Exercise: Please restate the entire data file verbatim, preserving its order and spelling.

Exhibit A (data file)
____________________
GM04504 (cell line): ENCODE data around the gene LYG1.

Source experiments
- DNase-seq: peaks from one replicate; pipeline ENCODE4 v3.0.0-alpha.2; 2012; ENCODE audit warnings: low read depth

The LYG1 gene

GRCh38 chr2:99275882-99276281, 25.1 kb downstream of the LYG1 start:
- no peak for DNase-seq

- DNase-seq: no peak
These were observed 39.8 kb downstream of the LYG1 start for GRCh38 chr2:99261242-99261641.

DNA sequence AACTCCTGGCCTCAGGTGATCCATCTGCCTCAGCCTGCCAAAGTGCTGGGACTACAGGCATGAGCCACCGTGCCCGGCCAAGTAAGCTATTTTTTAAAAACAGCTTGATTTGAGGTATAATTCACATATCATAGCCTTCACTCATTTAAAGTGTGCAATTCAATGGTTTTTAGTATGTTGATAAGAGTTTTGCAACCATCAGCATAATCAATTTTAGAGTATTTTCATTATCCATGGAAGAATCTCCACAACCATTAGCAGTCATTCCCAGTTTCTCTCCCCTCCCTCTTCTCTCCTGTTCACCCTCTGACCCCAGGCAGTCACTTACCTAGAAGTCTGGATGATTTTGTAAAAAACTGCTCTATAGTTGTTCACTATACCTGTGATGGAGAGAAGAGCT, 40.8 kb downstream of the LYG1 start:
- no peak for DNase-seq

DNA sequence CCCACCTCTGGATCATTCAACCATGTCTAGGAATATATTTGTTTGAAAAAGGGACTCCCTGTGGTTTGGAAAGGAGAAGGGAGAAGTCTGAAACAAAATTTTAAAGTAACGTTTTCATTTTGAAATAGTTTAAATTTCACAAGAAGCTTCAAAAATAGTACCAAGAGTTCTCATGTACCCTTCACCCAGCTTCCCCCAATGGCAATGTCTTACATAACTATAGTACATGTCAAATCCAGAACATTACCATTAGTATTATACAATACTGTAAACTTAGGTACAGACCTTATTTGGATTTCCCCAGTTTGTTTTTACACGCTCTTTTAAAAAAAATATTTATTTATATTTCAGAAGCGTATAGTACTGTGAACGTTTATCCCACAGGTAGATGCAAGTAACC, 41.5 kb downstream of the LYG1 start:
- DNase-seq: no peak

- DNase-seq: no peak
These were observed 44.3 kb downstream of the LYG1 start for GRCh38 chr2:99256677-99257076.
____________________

GM04504 (cell line): ENCODE data around the gene LYG1.

Source experiments
- DNase-seq: peaks from one replicate; pipeline ENCODE4 v3.0.0-alpha.2; 2012; ENCODE audit warnings: low read depth

The LYG1 gene

GRCh38 chr2:99275882-99276281, 25.1 kb downstream of the LYG1 start:
- no peak for DNase-seq

- DNase-seq: no peak
These were observed 39.8 kb downstream of the LYG1 start for GRCh38 chr2:99261242-99261641.

DNA sequence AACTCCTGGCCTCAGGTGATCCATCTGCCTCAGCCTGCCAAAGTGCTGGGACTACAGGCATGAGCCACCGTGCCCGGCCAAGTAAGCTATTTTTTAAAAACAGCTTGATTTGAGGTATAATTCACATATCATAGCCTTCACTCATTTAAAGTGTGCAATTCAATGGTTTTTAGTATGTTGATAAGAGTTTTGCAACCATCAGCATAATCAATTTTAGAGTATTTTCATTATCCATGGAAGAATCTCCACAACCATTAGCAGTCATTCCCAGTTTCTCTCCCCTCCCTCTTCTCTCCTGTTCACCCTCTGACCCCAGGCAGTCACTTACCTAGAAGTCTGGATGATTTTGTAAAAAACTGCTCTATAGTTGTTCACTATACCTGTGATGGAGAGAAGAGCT, 40.8 kb downstream of the LYG1 start:
- no peak for DNase-seq

DNA sequence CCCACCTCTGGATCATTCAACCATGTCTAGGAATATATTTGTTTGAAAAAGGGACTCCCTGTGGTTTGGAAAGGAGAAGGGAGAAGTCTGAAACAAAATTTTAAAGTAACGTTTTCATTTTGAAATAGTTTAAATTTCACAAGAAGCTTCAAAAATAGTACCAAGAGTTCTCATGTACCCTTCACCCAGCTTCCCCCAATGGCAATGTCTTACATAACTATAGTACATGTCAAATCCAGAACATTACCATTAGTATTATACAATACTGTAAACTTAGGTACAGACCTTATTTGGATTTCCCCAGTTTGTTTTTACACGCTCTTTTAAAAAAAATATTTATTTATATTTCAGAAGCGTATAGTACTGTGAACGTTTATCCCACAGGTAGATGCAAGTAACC, 41.5 kb downstream of the LYG1 start:
- DNase-seq: no peak

- DNase-seq: no peak
These were observed 44.3 kb downstream of the LYG1 start for GRCh38 chr2:99256677-99257076.